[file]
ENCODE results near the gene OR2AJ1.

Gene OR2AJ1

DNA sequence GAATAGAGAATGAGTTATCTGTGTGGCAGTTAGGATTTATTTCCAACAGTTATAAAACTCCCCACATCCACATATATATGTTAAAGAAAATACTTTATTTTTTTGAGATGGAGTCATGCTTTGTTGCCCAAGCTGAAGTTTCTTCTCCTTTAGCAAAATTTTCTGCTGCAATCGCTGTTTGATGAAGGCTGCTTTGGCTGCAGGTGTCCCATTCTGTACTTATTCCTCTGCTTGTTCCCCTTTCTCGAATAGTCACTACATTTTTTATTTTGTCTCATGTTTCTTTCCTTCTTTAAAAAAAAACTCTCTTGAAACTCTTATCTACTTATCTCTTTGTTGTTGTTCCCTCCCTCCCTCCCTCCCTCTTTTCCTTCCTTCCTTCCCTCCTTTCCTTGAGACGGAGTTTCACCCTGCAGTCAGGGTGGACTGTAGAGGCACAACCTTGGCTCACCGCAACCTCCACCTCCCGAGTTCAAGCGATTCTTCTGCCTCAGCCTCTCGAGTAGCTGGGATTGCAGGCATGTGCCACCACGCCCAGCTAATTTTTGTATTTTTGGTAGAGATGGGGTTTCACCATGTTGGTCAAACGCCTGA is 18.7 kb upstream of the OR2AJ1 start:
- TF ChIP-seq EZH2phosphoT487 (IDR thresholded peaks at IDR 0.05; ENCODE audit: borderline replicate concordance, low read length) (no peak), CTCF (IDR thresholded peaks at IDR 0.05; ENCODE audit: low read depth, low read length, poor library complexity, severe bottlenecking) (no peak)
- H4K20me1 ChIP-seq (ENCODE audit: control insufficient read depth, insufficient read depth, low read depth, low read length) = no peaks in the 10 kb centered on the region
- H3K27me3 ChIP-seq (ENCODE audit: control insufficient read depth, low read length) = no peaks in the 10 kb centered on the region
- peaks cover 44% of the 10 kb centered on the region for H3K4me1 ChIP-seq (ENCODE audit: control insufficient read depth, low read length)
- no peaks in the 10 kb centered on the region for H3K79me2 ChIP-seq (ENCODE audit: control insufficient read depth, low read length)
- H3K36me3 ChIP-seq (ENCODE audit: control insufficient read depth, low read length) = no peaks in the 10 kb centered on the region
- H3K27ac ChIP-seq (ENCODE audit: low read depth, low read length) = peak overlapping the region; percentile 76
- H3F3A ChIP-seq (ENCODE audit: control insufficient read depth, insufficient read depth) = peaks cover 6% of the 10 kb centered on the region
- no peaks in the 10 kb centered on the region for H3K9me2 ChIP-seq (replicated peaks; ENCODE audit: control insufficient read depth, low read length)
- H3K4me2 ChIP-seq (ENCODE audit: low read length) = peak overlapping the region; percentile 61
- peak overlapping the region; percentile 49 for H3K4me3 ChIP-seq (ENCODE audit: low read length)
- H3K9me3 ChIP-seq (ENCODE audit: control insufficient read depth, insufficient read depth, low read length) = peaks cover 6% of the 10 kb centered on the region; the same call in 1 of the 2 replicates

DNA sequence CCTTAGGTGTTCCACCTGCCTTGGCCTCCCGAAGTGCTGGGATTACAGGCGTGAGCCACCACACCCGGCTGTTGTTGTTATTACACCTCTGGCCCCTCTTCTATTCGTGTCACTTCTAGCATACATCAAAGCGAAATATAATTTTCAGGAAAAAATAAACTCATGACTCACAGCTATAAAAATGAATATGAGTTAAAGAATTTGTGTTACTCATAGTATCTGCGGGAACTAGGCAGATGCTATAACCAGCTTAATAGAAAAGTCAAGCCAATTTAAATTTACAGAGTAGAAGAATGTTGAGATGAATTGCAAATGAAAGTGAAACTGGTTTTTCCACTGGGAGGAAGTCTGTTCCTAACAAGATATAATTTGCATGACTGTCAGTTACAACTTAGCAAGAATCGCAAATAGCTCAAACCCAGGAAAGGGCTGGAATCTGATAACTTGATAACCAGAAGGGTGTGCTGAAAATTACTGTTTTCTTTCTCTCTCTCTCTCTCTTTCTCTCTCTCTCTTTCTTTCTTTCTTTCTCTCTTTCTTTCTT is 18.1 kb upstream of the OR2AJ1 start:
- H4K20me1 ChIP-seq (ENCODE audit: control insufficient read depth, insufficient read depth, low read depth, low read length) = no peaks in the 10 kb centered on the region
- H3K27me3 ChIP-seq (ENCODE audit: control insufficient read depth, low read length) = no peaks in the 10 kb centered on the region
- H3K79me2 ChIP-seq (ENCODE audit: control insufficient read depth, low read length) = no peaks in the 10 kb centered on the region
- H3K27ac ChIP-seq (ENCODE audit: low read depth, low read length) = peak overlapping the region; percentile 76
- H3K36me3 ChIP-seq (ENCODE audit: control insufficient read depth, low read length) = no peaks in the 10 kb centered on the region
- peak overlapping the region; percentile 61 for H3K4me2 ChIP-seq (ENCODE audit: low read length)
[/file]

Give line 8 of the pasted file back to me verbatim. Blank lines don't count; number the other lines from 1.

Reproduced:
- no peaks in the 10 kb centered on the region for H3K79me2 ChIP-seq (ENCODE audit: control insufficient read depth, low read length)